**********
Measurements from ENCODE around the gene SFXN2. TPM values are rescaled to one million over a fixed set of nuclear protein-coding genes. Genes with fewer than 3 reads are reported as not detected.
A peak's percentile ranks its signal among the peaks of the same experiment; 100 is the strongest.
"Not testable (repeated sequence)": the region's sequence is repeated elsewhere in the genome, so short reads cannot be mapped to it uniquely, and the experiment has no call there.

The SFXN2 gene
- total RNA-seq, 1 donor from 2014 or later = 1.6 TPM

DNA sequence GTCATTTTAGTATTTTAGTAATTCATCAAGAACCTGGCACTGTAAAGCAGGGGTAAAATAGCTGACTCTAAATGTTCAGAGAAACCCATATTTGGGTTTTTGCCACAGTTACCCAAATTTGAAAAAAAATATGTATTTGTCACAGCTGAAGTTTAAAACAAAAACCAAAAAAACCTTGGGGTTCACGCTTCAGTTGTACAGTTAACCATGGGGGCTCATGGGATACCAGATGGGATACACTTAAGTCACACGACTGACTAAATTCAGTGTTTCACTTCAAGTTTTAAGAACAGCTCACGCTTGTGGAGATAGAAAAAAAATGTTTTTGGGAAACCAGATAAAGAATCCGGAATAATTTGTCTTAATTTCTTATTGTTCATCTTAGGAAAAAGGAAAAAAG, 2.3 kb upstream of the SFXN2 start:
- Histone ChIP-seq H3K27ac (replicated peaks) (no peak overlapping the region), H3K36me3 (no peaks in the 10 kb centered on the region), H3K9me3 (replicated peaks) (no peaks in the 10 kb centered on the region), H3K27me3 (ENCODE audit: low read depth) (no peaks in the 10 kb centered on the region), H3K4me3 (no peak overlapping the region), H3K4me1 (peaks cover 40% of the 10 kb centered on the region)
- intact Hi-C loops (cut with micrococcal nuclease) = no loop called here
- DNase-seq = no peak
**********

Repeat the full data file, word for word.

Measurements from ENCODE around the gene SFXN2. TPM values are rescaled to one million over a fixed set of nuclear protein-coding genes. Genes with fewer than 3 reads are reported as not detected.
A peak's percentile ranks its signal among the peaks of the same experiment; 100 is the strongest.
"Not testable (repeated sequence)": the region's sequence is repeated elsewhere in the genome, so short reads cannot be mapped to it uniquely, and the experiment has no call there.

The SFXN2 gene
- total RNA-seq, 1 donor from 2014 or later = 1.6 TPM

DNA sequence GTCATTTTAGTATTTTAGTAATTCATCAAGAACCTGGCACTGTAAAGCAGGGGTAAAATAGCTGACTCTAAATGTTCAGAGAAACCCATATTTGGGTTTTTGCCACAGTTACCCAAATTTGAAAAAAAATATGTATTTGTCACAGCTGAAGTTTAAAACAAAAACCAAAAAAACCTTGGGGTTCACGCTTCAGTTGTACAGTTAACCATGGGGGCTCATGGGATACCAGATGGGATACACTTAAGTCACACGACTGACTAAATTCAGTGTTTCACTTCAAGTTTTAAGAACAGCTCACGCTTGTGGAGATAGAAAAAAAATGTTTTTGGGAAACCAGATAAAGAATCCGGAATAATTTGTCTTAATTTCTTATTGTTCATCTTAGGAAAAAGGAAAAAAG, 2.3 kb upstream of the SFXN2 start:
- Histone ChIP-seq H3K27ac (replicated peaks) (no peak overlapping the region), H3K36me3 (no peaks in the 10 kb centered on the region), H3K9me3 (replicated peaks) (no peaks in the 10 kb centered on the region), H3K27me3 (ENCODE audit: low read depth) (no peaks in the 10 kb centered on the region), H3K4me3 (no peak overlapping the region), H3K4me1 (peaks cover 40% of the 10 kb centered on the region)
- intact Hi-C loops (cut with micrococcal nuclease) = no loop called here
- DNase-seq = no peak